Earlier, Iranian Ambassador to the Kingdom Hamid Baidinejad stated that in the event of a U.S. withdrawal from the nuclear deal his country will stop participating. The US in turn committed to remove sanctions and to seize impeding business with Iran.
"My own sense is that what the Trump administration wants out of this is to pressure the Europeans to help them be more aggressive against Iran in Syria and Yemen".
US and European diplomats have met several times to consider supplemental agreements or other potential improvements to meet Trump's demands.
Iran's ballistic missile program was purposefully never part of the deal; as the United States learned during the Cold War, trying to throw every problem into the same pot would have assured no agreement could ever be reached.
Trump has until May 12 to decide whether to reimpose economic sanctions on Iran.
The French Foreign Ministry said the inspection regime under Iran's agreement "is one of the most exhaustive and robust regimes in the history of nuclear non-proliferation". Would a withdrawal put the U.S.in violation of a United Nations resolution? That's viewed with intense skepticism by outsiders. North Korea has also reportedly said it would be willing to give up its nuclear program if the USA pledged to not attack - though that seems less than encouraging given that the US made that pledge in 2005 and the regime moved ahead with nuclear weapons development anyway. "Whether they will get something out of that they see sufficient as a justification for backing down is hard to guess", he said.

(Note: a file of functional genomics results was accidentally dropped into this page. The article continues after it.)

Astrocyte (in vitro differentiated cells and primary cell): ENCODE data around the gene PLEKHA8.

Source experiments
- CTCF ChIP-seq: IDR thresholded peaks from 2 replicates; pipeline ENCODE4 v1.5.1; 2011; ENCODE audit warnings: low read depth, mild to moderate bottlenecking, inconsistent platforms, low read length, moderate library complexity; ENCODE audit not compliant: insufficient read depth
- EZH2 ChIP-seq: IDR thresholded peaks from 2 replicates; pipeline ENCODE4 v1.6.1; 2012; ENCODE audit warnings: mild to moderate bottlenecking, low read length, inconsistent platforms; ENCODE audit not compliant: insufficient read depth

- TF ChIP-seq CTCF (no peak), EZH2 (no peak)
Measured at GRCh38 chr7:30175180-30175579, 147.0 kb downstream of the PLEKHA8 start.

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Washington should honor its commitments under the deal, otherwise should accept responsibility for the consequences of withdrawal from it, he added. But Tehran said on Thursday that this, too, would be unacceptable. While the Security Council might not agree, the US would veto any resolution saying Iran is in compliance.
"When there's imperfect clarity businesses hesitate and Iran loses", said Maloney of the Brookings Institution.
Trump has threatened to scrap the nuclear agreement as soon as 12 May if Britain, France and Germany do not agree to wholesale changes.
In a call with Rouhani late last month, Macron and his Iranian counterpart agreed to work together to try to preserve the accord. However, this has been forgotten about by some and officials are still prioritising trade relations with Iran.
Beyond generally weakening Iran's military capabilities, hard-liners in particular are concerned that negotiating over the country's missile program will allow for a gradual spillover of Israel's sporadic attacks on Syria, which generally avoid global condemnation.
Trump gave Britain, France and Germany a May 12 deadline to fix what he views as the deal's flaws - its failure to address Iran's ballistic missile program, the terms by which inspectors visit suspect Iranian sites, and "sunset" clauses under which some of its terms expire - or he will reimpose US sanctions. "It would be a pity to lose it as a result of something that could at the end of the day be considered a rough patch".